Estonia 89.50 69.50 1.74 87.00 0.76 35.00 80.00 77.50
Ireland 90.00 66.17 1.58 87.00 0.65 43.00 88.00 62.00
Greece 77.50 59.62 0.78 46.00 0.80 27.67 78.33 41.00
Spain 86.00 66.42 1.24 91.00 0.78 36.33 69.00 72.50
France 91.00 68.51 2.23 75.00 0.96 44.00 89.00 68.50
Croatia 82.00 61.67 0.81 53.00 0.33 19.33 81.00 48.00
Italy 85.50 63.35 1.25 77.00 0.78 15.67 69.67 60.50
Hungary 81.50 61.96 1.41 45.00 0.45 34.33 82.33 35.50
Netherlands 98.00 77.40 1.98 82.00 1.00 57.67 80.67 65.50
Austria 89.50 67.41 2.81 86.00 0.63 40.33 80.67 70.50
Poland 84.00 62.50 0.87 76.00 0.49 17.33 81.67 51.00
Portugal 81.00 63.63 1.36 96.00 0.65 30.67 81.00 74.00
Slovenia 87.50 67.39 2.59 68.00 0.39 37.00 85.00 63.00
Slovakia 88.00 63.53 0.83 72.00 0.63 33.00 80.67 30.00
Finland 95.00 75.46 3.32 86.00 0.71 64.00 91.33 71.00
Sweden 94.00 74.94 3.21 83.00 0.61 60.33 90.67 68.50
Norway 95.00 71.42 1.69 78.00 0.69 64.33 84.33 63.50
Un. Kingdom 92.50 72.33 1.63 74.00 0.96 35.00 75.00 51.00

Appendix B: The UTASTAR Disaggregation Algorithm

The UTASTAR method is an improved version of the original UTA method (see [9]). UTASTAR uses a double positive error function, so that the value of each reference action \(a\in {A}_{R}\) can be written as:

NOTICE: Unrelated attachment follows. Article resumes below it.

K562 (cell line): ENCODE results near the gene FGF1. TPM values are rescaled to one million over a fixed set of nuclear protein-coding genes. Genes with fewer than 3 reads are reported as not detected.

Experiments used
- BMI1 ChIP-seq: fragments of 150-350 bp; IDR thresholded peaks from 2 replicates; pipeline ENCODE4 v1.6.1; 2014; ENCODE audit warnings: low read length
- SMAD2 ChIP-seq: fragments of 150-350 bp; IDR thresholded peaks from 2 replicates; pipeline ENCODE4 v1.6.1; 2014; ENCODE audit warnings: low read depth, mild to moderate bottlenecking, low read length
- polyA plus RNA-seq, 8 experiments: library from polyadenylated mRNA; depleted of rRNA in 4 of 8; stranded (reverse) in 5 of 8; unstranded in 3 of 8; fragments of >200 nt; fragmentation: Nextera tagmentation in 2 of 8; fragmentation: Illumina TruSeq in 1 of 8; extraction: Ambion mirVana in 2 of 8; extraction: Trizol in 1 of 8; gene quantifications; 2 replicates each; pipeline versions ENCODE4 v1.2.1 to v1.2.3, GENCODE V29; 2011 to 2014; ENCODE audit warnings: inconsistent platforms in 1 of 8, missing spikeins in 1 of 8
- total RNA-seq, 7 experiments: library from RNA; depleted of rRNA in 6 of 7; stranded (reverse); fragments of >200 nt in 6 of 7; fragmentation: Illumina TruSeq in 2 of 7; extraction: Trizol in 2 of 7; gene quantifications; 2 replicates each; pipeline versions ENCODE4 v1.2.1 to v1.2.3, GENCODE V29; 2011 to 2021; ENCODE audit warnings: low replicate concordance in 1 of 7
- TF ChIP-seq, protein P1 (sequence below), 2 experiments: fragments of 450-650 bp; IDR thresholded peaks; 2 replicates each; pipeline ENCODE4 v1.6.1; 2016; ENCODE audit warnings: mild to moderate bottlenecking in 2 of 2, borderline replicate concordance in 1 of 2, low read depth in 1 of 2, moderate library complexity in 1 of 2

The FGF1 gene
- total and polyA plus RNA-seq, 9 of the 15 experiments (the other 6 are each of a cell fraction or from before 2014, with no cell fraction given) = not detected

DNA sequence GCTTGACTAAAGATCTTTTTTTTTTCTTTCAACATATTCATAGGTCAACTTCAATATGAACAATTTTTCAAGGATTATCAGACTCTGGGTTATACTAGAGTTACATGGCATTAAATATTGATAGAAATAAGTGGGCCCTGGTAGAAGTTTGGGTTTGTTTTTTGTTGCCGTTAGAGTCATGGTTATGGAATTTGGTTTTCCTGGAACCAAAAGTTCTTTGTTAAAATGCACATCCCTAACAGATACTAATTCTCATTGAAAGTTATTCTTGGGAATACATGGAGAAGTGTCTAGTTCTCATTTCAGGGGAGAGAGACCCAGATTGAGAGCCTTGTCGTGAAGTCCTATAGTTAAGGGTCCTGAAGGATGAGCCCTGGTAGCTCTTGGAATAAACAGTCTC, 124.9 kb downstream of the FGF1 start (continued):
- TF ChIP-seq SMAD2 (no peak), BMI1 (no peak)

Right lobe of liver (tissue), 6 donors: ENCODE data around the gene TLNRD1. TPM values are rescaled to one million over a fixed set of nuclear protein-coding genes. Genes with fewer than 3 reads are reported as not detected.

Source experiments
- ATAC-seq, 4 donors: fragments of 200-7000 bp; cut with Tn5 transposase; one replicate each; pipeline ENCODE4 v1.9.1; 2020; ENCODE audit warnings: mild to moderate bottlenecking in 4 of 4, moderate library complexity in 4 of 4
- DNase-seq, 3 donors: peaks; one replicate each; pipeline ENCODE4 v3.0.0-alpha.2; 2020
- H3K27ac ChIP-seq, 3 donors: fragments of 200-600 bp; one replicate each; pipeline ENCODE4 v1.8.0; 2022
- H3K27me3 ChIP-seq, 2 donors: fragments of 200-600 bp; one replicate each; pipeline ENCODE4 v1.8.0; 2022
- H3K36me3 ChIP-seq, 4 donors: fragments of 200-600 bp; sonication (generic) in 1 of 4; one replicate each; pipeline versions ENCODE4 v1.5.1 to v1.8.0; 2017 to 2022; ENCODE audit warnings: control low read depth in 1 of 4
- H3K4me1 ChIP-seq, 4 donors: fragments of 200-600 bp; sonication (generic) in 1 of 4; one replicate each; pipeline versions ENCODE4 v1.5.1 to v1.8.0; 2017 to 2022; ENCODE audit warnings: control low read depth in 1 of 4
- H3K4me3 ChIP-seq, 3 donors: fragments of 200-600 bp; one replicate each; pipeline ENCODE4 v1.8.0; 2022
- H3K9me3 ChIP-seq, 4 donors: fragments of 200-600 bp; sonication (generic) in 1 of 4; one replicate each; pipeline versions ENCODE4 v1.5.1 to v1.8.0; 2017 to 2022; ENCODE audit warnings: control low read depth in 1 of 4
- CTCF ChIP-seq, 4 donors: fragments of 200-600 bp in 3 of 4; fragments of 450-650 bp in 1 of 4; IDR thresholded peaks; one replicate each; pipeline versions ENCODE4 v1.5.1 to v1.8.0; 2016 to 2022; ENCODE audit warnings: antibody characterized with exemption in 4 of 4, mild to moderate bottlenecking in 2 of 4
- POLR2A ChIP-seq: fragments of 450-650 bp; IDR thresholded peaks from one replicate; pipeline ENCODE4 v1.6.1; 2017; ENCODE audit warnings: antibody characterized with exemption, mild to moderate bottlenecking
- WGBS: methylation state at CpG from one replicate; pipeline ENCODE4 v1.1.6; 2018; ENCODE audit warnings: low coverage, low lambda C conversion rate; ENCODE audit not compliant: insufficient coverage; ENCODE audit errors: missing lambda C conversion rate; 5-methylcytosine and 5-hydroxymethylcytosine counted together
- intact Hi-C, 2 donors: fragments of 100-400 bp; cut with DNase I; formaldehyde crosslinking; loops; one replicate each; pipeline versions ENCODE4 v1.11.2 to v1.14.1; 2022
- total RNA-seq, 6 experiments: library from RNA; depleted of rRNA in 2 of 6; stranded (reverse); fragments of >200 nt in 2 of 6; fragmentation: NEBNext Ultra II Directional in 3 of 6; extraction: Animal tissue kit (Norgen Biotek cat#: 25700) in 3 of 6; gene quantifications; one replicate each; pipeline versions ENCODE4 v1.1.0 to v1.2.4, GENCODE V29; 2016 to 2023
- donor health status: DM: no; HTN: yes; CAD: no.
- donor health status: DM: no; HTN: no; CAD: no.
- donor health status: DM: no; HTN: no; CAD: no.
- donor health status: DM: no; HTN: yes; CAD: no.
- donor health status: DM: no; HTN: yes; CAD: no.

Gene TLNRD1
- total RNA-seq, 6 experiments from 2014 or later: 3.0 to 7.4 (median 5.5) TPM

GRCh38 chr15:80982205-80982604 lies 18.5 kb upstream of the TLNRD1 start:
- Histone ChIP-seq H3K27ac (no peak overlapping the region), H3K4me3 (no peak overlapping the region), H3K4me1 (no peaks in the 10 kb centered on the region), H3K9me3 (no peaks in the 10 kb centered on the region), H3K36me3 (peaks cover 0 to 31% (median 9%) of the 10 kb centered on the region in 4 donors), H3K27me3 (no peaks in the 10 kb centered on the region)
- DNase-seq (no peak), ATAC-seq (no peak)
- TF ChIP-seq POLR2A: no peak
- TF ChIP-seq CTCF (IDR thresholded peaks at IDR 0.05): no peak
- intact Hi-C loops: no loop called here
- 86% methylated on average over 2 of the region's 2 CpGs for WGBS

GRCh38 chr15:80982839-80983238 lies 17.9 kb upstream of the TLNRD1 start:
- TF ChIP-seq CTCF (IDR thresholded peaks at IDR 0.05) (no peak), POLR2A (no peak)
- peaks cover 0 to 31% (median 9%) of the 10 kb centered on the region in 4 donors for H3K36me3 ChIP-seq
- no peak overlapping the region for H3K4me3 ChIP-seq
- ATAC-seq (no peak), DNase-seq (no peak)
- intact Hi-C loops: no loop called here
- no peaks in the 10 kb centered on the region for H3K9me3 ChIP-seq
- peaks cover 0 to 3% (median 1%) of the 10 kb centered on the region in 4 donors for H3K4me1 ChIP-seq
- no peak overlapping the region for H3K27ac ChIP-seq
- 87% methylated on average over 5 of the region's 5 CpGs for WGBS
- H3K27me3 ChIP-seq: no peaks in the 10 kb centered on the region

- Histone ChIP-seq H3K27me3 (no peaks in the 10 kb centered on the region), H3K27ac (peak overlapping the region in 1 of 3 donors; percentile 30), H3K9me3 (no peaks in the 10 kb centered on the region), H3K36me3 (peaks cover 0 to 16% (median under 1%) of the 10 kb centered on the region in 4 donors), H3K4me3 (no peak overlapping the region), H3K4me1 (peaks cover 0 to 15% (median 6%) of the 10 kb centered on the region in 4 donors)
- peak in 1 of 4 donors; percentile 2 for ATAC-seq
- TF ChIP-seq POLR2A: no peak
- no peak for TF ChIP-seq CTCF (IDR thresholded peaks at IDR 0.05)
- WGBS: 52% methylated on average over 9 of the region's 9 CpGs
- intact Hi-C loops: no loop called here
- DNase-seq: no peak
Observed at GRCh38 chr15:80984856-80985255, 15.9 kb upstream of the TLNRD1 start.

$$u^{\prime}[{\mathbf{g}}(a)] = \sum\limits_{i = 1}^{n} {u_{i} [g_{i} (a)] - \sigma^{ + } (a) + \sigma^{ - } (a)} \, \forall a \in A_{R}$$

where \({\sigma }^{+}\) and \({\sigma }^{-}\) are the underestimation and the overestimation error, respectively.

Based on the above, the UTASTAR algorithm may be summarized in the following steps:

Step 1.

Express the global value of reference actions \(u\left[{\varvec{g}}\left({a}_{k}\right)\right]\), \(k=\mathrm{1,2},\dots m\), first in terms of the marginal values \({u}_{i}\left({g}_{i}\right)\), and then in terms of the variables \({w}_{ij}\):

$$\left\{ \begin{gathered} u_{i} (g_{i}^{1} ) = 0 \,\,\, \forall i = 1,2, \ldots ,n \hfill \\ u_{i} (g_{i}^{j} ) = \sum\limits_{t = 1}^{j - 1} {w_{it} } \,\,\, \forall i = 1,2, \ldots ,n{\text{ and }}j = 2,3, \ldots ,\alpha_{i} \hfill \\ \end{gathered} \right.$$

Step 2.

Introduce two error functions \({\sigma }^{+}\) and \({\sigma }^{-}\) on \({A}_{R}\) by writing for each pair of consecutive actions in the ranking of the analytic expressions:

$$\Delta (a_{k} ,a_{k + 1} ) = u[{\mathbf{g}}(a_{k} )] - \sigma^{ + } (a_{k} ) + \sigma^{ - } (a_{k} ) - u[{\mathbf{g}}(a_{k + 1} )] + \sigma^{ + } (a_{k + 1} ) - \sigma^{ - } (a_{k + 1} )$$